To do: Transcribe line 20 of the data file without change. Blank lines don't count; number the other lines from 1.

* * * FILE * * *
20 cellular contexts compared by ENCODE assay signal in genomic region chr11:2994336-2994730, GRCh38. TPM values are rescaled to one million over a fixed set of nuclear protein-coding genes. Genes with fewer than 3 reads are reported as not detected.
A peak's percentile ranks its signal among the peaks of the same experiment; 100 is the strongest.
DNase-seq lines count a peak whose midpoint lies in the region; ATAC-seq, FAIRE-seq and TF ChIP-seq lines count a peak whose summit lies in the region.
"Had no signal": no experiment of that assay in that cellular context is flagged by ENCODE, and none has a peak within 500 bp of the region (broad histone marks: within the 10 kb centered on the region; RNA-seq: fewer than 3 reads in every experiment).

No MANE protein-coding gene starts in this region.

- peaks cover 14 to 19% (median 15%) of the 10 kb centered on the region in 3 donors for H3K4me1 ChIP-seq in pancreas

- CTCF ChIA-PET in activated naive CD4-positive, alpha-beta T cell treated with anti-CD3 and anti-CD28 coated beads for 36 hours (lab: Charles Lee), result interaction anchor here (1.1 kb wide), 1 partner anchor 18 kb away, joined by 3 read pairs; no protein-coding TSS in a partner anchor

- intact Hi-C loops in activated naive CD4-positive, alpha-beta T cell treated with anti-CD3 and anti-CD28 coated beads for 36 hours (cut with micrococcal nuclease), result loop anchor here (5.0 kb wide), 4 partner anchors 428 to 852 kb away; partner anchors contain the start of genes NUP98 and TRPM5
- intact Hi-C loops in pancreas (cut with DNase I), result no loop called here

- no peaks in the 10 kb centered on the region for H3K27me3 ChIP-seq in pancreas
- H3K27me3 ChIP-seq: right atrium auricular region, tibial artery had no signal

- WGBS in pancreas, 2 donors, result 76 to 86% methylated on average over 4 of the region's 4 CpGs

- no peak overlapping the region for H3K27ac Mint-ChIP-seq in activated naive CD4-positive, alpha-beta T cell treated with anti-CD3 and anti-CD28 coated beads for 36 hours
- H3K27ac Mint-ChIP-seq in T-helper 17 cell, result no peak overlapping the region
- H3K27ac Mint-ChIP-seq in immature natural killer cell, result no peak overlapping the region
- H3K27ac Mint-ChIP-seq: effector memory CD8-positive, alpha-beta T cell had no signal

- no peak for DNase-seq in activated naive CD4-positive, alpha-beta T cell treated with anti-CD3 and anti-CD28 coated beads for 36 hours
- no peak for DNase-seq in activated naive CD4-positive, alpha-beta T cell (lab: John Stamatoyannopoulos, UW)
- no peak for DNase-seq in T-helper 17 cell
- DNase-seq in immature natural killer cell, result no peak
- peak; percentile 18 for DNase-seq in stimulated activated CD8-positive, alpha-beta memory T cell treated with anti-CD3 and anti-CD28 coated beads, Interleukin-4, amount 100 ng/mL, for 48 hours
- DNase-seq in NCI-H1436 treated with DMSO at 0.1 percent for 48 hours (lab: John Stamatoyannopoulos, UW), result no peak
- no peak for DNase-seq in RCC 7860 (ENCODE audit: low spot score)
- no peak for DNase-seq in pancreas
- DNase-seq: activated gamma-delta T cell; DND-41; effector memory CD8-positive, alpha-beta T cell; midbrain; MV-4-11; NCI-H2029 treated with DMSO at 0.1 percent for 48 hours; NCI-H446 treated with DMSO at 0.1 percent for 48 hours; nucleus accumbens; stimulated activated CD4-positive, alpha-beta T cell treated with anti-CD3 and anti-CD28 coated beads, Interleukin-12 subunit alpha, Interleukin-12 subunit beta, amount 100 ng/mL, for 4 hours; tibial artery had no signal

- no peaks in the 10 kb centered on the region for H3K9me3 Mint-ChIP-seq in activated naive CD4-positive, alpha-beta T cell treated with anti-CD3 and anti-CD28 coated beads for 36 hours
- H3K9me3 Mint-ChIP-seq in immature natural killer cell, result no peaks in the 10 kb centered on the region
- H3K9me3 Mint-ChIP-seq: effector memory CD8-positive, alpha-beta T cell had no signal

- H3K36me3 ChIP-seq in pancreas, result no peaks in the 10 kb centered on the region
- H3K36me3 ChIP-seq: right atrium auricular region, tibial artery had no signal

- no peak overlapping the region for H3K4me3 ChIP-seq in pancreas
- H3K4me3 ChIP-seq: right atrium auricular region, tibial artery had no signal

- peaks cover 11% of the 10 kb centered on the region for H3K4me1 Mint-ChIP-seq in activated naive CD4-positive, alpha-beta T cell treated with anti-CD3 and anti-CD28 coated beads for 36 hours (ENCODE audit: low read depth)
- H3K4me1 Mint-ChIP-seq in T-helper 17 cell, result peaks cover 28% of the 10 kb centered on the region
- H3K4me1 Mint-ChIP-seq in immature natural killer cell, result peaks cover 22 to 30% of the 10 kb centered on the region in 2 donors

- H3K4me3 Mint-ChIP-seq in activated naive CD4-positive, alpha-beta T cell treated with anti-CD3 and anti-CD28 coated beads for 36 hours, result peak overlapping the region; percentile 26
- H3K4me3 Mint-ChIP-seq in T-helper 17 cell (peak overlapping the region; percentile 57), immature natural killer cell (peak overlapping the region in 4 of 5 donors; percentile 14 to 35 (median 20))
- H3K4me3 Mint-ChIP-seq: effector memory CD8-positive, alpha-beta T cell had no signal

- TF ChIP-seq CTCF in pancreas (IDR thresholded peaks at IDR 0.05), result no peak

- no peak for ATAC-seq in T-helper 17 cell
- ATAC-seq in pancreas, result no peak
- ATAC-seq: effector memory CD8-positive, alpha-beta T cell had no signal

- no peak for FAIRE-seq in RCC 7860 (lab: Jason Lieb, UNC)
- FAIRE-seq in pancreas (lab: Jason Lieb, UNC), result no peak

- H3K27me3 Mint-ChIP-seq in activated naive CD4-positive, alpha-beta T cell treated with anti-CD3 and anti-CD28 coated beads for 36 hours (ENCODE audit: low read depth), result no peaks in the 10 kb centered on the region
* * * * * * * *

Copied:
- DNase-seq in immature natural killer cell, result no peak